porifera, the sponges, are the most basal animals,
having branched from other metazoans during Late Precambrian time.
Some 900 genera are represented in the fossil record comprising
some 5000 species.
and consistent with their early evolution, the cells of sponges
are far more independent that those of other animals. Different
cell types perform distinct bodily functions that together allow
the composite organism to feed and live. Lacking mouths, special
cells form small pores that filter food from the sea as other
cells form flagella that maintain a constant flow through a series
of bodily channels. Some sponges are radially symmetrical and
others asymmetrical. Skeletal support comes from protein collagen
and spicules that are calcareous or siliceous. Reproduction by
sponges is by both sexual and asexual means.
oldest (likely) sponge in the fossil record, Paleophragmodictya,
was described in 1996, coming from the Vandian or Ediacaran of
Southern Australia dating to the period of 650 to 543 million
years ago, the latest time of the Proterozoic.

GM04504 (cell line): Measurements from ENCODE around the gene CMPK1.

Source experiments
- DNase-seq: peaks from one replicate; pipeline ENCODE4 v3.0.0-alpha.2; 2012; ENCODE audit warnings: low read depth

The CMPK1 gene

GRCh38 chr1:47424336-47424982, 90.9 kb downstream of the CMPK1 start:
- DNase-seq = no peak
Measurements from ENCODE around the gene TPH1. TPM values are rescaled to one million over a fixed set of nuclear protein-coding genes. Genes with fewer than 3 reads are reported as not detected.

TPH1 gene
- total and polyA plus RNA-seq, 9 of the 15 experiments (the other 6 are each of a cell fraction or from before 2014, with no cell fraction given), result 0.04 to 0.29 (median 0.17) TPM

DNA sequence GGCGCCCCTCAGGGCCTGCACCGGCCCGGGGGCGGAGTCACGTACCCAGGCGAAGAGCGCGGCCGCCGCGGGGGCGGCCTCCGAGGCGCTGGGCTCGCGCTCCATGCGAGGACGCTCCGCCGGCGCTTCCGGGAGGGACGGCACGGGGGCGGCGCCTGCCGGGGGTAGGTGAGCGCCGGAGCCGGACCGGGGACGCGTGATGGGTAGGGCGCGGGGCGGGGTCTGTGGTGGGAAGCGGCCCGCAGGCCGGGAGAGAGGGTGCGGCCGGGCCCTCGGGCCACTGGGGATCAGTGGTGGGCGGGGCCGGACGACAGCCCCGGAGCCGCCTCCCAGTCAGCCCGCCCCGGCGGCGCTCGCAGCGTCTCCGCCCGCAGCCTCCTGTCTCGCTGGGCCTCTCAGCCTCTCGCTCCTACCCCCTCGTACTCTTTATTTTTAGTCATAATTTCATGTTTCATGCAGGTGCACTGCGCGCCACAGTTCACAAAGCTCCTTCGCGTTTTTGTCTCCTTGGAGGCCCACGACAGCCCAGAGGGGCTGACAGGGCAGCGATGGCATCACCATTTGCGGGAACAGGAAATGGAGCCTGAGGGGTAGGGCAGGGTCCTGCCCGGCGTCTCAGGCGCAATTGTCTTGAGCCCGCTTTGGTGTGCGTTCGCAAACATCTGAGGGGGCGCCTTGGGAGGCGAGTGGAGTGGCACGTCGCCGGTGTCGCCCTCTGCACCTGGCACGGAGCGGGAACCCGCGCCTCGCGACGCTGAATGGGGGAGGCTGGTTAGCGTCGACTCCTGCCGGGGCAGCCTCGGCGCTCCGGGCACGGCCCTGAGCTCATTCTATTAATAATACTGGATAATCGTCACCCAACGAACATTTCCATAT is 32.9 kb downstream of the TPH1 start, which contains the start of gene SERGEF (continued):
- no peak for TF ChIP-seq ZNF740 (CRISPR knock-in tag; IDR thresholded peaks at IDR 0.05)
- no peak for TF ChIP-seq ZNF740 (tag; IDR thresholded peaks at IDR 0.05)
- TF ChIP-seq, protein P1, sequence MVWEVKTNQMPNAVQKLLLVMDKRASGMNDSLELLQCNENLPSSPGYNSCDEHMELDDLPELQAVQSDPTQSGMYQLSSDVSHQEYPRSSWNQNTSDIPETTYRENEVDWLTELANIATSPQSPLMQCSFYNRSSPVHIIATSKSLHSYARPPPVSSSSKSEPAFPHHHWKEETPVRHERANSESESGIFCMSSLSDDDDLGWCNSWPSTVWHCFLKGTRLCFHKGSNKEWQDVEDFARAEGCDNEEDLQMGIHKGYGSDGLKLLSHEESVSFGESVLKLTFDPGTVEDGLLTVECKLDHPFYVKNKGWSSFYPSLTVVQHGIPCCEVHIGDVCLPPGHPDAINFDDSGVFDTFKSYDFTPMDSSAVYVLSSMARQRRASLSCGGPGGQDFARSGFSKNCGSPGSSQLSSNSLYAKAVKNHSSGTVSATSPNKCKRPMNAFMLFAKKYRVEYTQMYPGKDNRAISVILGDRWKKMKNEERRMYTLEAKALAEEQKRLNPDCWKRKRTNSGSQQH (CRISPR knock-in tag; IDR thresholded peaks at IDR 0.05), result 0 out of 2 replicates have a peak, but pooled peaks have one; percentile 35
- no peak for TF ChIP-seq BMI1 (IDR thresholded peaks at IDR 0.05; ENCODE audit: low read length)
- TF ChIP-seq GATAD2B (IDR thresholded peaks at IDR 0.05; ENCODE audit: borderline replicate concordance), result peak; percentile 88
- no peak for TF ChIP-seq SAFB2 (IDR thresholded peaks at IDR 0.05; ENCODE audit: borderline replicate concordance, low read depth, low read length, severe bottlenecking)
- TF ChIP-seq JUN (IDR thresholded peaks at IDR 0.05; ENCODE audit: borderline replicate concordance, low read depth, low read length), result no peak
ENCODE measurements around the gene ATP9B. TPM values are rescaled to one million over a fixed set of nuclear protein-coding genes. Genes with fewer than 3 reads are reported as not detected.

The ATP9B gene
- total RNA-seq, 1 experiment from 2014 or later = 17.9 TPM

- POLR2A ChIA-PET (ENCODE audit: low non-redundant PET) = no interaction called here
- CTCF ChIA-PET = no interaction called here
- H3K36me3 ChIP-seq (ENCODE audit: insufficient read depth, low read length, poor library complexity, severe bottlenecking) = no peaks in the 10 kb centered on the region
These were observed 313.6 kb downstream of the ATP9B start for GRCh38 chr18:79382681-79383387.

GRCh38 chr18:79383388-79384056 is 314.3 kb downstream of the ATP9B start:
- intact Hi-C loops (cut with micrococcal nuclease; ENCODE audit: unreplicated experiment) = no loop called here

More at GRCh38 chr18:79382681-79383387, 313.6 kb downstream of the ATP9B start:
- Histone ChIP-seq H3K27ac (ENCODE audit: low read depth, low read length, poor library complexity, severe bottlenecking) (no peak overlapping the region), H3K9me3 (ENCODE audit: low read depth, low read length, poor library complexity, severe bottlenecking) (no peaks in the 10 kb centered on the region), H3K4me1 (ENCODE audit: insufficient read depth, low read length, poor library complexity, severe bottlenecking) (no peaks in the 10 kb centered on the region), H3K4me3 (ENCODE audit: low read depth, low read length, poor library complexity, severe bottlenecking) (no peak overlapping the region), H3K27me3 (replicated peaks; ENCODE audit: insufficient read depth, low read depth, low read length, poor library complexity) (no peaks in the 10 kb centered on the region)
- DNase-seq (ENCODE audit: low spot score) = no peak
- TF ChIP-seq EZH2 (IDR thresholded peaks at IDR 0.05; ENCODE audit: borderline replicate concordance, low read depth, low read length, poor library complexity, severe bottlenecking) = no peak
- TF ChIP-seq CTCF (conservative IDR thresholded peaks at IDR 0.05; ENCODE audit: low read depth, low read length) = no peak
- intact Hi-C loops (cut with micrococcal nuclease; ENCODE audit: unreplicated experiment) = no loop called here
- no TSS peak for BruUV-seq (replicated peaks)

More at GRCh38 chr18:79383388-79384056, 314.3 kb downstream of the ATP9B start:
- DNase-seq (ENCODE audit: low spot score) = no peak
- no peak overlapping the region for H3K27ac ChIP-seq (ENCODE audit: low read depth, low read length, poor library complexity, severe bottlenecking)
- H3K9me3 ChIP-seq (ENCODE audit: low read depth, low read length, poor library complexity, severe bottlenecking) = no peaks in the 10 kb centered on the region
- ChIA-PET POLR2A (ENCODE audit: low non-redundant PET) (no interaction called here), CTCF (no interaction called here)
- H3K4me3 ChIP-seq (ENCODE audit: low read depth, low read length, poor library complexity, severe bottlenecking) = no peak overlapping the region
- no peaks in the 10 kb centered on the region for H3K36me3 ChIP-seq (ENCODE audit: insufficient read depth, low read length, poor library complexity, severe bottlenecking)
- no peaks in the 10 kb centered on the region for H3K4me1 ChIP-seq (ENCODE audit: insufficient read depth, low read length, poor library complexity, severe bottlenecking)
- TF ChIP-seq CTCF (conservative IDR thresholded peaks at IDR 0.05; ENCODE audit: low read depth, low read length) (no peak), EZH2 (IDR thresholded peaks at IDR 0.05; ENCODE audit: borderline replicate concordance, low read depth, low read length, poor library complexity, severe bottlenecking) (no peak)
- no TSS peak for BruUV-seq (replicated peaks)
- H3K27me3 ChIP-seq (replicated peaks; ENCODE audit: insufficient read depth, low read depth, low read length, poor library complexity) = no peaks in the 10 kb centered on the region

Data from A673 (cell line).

Of this period of time Darwin wrote: "The difficulty of assigning
any good reason for the absence of vast piles of strata rich in
fossils beneath the Cambrian system is very great ….only
a small portion of the world is known with accuracy."
are represented in the fossil record since the Precambrian, and
the Phanerozoic sponges have been a critical component of reef
ecosystem. While often rare, sponge fossils from the Cambrian
Explosion are found in several Cambrian sites in North America,
most notably the Burgess Shale of Canada, and the Cambrian
strata of Utah. Sponges are also described from the Chengjiang
biota of China. The Profera are believed to have undergone
repeated radiations in the Paleozoic and Mesozoic eras, and probably
attained their greatest diversity in the Cretaceous period.